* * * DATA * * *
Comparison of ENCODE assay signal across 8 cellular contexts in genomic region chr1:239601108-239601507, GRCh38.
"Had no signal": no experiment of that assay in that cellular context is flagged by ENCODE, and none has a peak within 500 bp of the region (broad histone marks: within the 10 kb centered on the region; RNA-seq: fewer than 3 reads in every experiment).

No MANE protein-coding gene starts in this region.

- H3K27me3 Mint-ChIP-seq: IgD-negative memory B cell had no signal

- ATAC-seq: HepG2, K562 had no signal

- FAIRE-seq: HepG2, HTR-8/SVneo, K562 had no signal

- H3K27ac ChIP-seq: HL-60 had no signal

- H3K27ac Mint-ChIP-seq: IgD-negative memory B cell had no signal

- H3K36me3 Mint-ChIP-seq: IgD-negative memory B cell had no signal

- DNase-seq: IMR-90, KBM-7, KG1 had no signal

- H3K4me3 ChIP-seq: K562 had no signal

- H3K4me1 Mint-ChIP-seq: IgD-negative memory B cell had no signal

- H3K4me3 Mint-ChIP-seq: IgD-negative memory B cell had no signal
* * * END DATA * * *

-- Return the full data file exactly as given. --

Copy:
Comparison of ENCODE assay signal across 8 cellular contexts in genomic region chr1:239601108-239601507, GRCh38.
"Had no signal": no experiment of that assay in that cellular context is flagged by ENCODE, and none has a peak within 500 bp of the region (broad histone marks: within the 10 kb centered on the region; RNA-seq: fewer than 3 reads in every experiment).

No MANE protein-coding gene starts in this region.

- H3K27me3 Mint-ChIP-seq: IgD-negative memory B cell had no signal

- ATAC-seq: HepG2, K562 had no signal

- FAIRE-seq: HepG2, HTR-8/SVneo, K562 had no signal

- H3K27ac ChIP-seq: HL-60 had no signal

- H3K27ac Mint-ChIP-seq: IgD-negative memory B cell had no signal

- H3K36me3 Mint-ChIP-seq: IgD-negative memory B cell had no signal

- DNase-seq: IMR-90, KBM-7, KG1 had no signal

- H3K4me3 ChIP-seq: K562 had no signal

- H3K4me1 Mint-ChIP-seq: IgD-negative memory B cell had no signal

- H3K4me3 Mint-ChIP-seq: IgD-negative memory B cell had no signal